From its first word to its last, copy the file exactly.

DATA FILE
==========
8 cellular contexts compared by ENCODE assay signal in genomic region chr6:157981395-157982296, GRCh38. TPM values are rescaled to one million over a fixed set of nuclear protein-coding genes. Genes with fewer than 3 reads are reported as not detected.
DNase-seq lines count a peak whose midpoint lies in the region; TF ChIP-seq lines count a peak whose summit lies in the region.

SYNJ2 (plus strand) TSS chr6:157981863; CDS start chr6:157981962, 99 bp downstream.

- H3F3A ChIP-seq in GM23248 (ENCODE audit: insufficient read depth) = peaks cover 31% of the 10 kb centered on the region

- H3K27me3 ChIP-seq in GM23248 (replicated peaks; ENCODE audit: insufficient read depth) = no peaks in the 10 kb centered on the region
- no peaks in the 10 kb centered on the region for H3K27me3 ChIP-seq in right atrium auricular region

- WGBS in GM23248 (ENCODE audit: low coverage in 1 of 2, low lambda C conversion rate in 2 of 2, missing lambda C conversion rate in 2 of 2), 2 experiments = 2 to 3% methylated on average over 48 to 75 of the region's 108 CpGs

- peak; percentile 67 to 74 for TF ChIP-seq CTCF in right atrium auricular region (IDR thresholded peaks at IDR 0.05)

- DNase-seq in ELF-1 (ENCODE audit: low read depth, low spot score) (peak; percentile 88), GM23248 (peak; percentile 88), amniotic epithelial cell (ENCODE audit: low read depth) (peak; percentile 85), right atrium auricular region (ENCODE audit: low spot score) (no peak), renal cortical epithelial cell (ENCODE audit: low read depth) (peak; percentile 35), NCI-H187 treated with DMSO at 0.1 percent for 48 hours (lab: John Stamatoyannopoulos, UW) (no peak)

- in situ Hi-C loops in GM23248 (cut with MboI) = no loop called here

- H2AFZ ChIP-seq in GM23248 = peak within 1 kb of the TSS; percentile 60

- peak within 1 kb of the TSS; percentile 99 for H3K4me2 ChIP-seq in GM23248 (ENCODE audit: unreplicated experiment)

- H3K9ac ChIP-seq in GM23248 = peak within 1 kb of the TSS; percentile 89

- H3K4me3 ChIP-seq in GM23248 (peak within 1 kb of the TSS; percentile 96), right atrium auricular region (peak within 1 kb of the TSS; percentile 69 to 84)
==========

8 cellular contexts compared by ENCODE assay signal in genomic region chr6:157981395-157982296, GRCh38. TPM values are rescaled to one million over a fixed set of nuclear protein-coding genes. Genes with fewer than 3 reads are reported as not detected.
DNase-seq lines count a peak whose midpoint lies in the region; TF ChIP-seq lines count a peak whose summit lies in the region.

SYNJ2 (plus strand) TSS chr6:157981863; CDS start chr6:157981962, 99 bp downstream.

- H3F3A ChIP-seq in GM23248 (ENCODE audit: insufficient read depth) = peaks cover 31% of the 10 kb centered on the region

- H3K27me3 ChIP-seq in GM23248 (replicated peaks; ENCODE audit: insufficient read depth) = no peaks in the 10 kb centered on the region
- no peaks in the 10 kb centered on the region for H3K27me3 ChIP-seq in right atrium auricular region

- WGBS in GM23248 (ENCODE audit: low coverage in 1 of 2, low lambda C conversion rate in 2 of 2, missing lambda C conversion rate in 2 of 2), 2 experiments = 2 to 3% methylated on average over 48 to 75 of the region's 108 CpGs

- peak; percentile 67 to 74 for TF ChIP-seq CTCF in right atrium auricular region (IDR thresholded peaks at IDR 0.05)

- DNase-seq in ELF-1 (ENCODE audit: low read depth, low spot score) (peak; percentile 88), GM23248 (peak; percentile 88), amniotic epithelial cell (ENCODE audit: low read depth) (peak; percentile 85), right atrium auricular region (ENCODE audit: low spot score) (no peak), renal cortical epithelial cell (ENCODE audit: low read depth) (peak; percentile 35), NCI-H187 treated with DMSO at 0.1 percent for 48 hours (lab: John Stamatoyannopoulos, UW) (no peak)

- in situ Hi-C loops in GM23248 (cut with MboI) = no loop called here

- H2AFZ ChIP-seq in GM23248 = peak within 1 kb of the TSS; percentile 60

- peak within 1 kb of the TSS; percentile 99 for H3K4me2 ChIP-seq in GM23248 (ENCODE audit: unreplicated experiment)

- H3K9ac ChIP-seq in GM23248 = peak within 1 kb of the TSS; percentile 89

- H3K4me3 ChIP-seq in GM23248 (peak within 1 kb of the TSS; percentile 96), right atrium auricular region (peak within 1 kb of the TSS; percentile 69 to 84)